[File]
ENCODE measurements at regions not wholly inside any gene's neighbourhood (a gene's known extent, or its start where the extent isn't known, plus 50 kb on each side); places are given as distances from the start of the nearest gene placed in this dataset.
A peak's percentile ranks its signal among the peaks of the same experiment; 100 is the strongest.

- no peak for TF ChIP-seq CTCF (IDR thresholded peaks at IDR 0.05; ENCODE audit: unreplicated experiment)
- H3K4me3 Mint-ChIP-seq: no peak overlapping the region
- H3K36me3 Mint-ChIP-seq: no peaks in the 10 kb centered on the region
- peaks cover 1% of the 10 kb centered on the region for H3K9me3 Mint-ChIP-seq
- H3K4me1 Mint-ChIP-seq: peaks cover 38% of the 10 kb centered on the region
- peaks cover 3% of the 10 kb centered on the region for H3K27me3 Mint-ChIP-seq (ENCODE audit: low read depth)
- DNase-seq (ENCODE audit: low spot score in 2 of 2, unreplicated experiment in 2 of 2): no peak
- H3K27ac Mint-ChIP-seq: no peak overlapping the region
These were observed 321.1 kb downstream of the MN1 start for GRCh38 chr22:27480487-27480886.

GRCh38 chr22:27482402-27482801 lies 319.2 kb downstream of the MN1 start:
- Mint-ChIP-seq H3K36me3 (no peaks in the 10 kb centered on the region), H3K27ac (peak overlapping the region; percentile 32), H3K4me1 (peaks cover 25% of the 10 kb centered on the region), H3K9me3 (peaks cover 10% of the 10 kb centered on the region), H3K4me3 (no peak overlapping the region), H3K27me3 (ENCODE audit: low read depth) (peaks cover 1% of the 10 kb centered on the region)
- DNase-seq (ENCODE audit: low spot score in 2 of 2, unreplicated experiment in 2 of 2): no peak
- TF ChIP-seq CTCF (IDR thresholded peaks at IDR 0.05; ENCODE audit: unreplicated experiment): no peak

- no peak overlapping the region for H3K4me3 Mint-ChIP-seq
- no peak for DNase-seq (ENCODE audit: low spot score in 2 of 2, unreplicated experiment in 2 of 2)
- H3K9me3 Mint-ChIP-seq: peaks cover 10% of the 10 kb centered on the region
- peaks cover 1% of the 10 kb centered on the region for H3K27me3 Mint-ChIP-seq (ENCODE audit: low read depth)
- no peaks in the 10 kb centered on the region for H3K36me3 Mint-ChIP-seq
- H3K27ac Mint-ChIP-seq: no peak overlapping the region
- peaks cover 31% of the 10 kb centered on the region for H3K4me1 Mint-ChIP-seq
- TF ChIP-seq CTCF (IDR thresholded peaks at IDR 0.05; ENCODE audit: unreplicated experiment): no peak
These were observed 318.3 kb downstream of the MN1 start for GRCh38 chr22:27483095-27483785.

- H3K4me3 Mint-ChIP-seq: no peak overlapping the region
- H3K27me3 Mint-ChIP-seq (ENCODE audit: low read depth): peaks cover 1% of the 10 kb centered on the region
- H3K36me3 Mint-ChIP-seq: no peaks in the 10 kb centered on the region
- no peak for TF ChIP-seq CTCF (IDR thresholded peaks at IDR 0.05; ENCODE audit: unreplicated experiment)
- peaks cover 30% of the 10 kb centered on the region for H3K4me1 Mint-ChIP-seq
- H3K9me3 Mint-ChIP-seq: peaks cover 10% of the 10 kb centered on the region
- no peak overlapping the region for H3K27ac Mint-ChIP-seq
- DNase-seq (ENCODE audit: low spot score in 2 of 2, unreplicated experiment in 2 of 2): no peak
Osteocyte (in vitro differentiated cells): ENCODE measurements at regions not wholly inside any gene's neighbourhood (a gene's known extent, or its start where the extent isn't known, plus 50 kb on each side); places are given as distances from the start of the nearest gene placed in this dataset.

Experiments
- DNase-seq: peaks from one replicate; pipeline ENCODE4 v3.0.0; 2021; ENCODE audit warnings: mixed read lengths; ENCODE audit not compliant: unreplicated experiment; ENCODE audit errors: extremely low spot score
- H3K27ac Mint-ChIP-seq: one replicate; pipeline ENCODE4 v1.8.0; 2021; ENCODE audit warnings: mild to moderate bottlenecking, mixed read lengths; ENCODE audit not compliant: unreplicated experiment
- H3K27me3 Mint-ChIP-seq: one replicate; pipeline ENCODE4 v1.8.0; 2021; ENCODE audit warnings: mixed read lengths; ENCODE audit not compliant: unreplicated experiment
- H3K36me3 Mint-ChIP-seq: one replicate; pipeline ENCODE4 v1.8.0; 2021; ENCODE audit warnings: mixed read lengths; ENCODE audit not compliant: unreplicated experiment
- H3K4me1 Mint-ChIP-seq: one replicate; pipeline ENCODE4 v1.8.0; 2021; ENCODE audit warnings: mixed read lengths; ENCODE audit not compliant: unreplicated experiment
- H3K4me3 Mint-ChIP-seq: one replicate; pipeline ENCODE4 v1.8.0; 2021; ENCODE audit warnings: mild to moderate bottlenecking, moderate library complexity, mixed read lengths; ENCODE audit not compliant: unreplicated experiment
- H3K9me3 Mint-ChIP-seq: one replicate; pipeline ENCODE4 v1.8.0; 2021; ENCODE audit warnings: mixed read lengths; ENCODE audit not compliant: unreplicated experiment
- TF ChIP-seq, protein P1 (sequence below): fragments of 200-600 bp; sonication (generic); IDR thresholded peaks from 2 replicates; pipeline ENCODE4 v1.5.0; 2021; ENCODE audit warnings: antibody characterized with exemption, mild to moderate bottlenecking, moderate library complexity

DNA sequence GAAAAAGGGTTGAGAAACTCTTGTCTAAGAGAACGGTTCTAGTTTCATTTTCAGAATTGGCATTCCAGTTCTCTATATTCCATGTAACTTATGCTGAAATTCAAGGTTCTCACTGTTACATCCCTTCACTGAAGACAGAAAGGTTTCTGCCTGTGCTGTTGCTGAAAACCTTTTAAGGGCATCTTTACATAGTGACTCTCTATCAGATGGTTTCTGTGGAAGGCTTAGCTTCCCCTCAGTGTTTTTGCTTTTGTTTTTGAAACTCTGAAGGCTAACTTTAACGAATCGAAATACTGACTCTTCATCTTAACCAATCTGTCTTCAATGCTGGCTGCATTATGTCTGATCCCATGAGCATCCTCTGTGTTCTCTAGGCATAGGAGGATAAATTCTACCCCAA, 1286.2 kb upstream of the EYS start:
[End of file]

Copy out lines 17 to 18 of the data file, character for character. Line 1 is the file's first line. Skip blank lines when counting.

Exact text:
- no peak for DNase-seq (ENCODE audit: low spot score in 2 of 2, unreplicated experiment in 2 of 2)
- H3K9me3 Mint-ChIP-seq: peaks cover 10% of the 10 kb centered on the region